LSU's Offense vs. Georgia's Defense
The Bulldogs are tough against the run and relatively porous against the pass. Georgia is tops in the SEC in run defense, allowing only 62 yards per game. That's - not a lot. LSU needs to run the football to open up the passing game for Lee. And LSU has the backs to do it. Charles Scott and Keiland Williams provide a potent rotation, along with Murphy and Holliday. By the second half, LSU's running game should still be relatively fresh, where the UGA defense will hopefully have tired a bit. Florida took the running game away by jumping to a huge early lead. If Georgia takes the running game away by force, the end result could be a long afternoon for Tiger fans.
Because, although Georgia isn't great in pass defense, LSU has some challenges throwing the football. Sure, on paper, LSU has the fourth best passing efficiency in the SEC. And Lee has, in places, been very good. But he's also thrown 7 picks, two for TDs. And the LSU receivers have dropped enough important passes to cause me to wonder about the validity of LSU's passing threat. One positive note in all of this is that LSU has not allowed a lot of sacks this year. If Lee can get enough time, and the receivers can hang onto the football, then the passing game might neutralize Georgia's stout run defense.
LSU's Defense vs. Georgia's Offense
Knowshon Moreno is a great offensive weapon. To paraphrase Les Miles during a couple of interviews this week, he's going to get some yardage today. He's elusive, fast, and can catch. And Georgia has a very good fullback who has NFL scouts looking intently at him. LSU has been inconsistent against the run this year, but has the potential to be stingy in the middle. Teams have, however, had some success taking advantage of over-pursuit around the ends. If LSU is able to keep Moreno under control, Georgia's offense will be significantly less effective. But certainly not anemic.
Matthew Stafford is the best QB LSU's defense will face during the regular season. Although not having the kind of dominant year that some expected (ala Colt McCoy at Texas), Stafford is a three year starter with a cannon for an arm and all the measurables that pro scouts look for. He's got a 10/5 TD/Int ratio, which is pretty good, and completes over 60% of his passes. He leads the conference in passing yards per game and is second only to Tebow in QB efficiency rating. Stafford has AJ Green to throw to, a tall and speedy freshman who leads the SEC in reception yards per game. Massaquoi is also still around and will draw some attention from the Tiger secondary. LSU has been vulnerable to the pass all year long, giving up an average of nearly 200 yards per game. LSU will need to disrupt Stafford in the pocket and put him on his back enough to keep him off his game. If the line can get four or five sacks in this game, and another eight hurries or so, then LSU's pass defense should be able to step up to the challenge. If Stafford has time to throw, it will be a long afternoon.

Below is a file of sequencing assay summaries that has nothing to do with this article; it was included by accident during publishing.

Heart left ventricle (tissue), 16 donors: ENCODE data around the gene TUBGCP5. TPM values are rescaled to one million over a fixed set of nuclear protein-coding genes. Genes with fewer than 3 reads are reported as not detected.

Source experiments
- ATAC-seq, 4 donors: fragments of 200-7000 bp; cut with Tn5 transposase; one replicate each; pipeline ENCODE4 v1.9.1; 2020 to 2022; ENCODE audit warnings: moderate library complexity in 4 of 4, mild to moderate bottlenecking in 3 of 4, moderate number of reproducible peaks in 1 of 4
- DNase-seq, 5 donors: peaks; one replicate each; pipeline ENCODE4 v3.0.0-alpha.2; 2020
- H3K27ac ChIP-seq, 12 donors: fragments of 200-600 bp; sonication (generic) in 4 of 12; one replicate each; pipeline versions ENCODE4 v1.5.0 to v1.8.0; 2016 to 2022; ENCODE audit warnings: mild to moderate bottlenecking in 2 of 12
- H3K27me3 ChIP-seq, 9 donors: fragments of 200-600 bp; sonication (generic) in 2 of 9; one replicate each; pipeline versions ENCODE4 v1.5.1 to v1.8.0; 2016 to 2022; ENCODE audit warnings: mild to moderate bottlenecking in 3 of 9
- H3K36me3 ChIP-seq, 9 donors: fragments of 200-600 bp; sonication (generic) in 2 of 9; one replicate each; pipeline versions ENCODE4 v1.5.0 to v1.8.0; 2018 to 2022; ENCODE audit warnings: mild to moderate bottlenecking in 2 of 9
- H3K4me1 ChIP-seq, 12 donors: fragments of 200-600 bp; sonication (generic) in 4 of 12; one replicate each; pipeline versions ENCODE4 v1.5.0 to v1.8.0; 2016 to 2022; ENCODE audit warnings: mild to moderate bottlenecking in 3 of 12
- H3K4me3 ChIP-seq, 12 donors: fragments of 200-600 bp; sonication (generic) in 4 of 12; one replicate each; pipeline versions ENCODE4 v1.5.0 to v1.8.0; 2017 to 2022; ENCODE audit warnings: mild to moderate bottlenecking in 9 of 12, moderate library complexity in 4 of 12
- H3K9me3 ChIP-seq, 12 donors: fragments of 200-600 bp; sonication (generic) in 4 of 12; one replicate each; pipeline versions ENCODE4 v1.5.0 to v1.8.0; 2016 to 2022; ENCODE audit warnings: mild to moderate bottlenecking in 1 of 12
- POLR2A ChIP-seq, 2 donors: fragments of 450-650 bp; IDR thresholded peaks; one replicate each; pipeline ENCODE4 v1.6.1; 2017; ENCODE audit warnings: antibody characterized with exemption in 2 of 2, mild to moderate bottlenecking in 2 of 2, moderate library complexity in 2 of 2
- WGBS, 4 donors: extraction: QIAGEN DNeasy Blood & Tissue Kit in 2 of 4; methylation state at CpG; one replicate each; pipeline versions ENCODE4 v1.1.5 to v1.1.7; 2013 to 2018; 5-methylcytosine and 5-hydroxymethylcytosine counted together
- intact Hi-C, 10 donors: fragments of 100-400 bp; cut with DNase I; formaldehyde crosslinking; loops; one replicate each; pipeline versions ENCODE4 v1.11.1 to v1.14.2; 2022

Although Brad Dalfrey has a reasonable punting average (43 ypp), his performance against South Carolina was scary at times. He'll have to do better this week. Because Georgia is frighteningly good and deep at punt returning. Georgia has the 4 of the top 10 punt returners in the SEC, with Prince Miller leading the pack (44.7 yard average on 3 returns). Altogether, Miller, Reshad Jones, Asher Allen, and Knowshon Moreno have averaged 24 yards per return. LSU's Trindon Holliday, the second leading punt returner in the SEC, averages 23 yards. There's absolutely no reason to punt the ball to any of Georgia's return men. If Dalfrey can manage it, he should angle for the sidelines every time.
The rest of the special teams play seems even.
LSU just doesn't lose much in Baton Rouge on a Saturday. In years past, day games were considered a hex at LSU. While noone really likes a day game (tailgating reasons, mostly), the hex has long been lifted. LSU is something like 10-2 in day home games lately. The last defeat LSU suffered at home on a Saturday was almost 30 games ago, to Florida I believe. So home field advantage is very real in Tiger Stadium.
LSU has had its share of penalties this year, but nothing compared to Georgia. The Bulldogs are by far the most penalized team in the SEC, with 10 flags for 80+ yards per game.
And, while LSU has it's share of dings and bruises, Georgia is suffering mightily right now with a lot of injuries and some players playing hurt.
KEYS TO THE GAME
1. UGA is going to send the house against Lee and make him throw under pressure. Crowton's gameplan and the OL have to set Lee up with good, quick options so he can avoid throwing another pick-6. Lee needs to have a solid game. Not great. Just solid with no pick-6.
2. LSU needs to score >21 points. I don't think LSU's defense will be able to stifle Moreno, Stafford, Green and company. LSU needs to win the time of possession war and score in each quarter.
3. No UGA punt returns for TD. Quick scores by UGA will be tough to make up.
4. LSU needs to play with far fewer errors (turnovers, penalties, dropped passes) than in previous games. This is the week to put it all together.
LSU O vs. Georgia D: Toss up
LSU D vs. Georgia O: Georgia
Special Teams: Georgia
Other Stuff: LSU
My Call: The Vegas boyz have this one as LSU by 1, with a 40.5 over/under. What that really says is, they think Georgia is the better team, but Tiger Stadium is a tough place to visit. My Wrap Up agrees.
LSU 27, UGA 24 (Because, afterall, I'm a purple and gold homer.)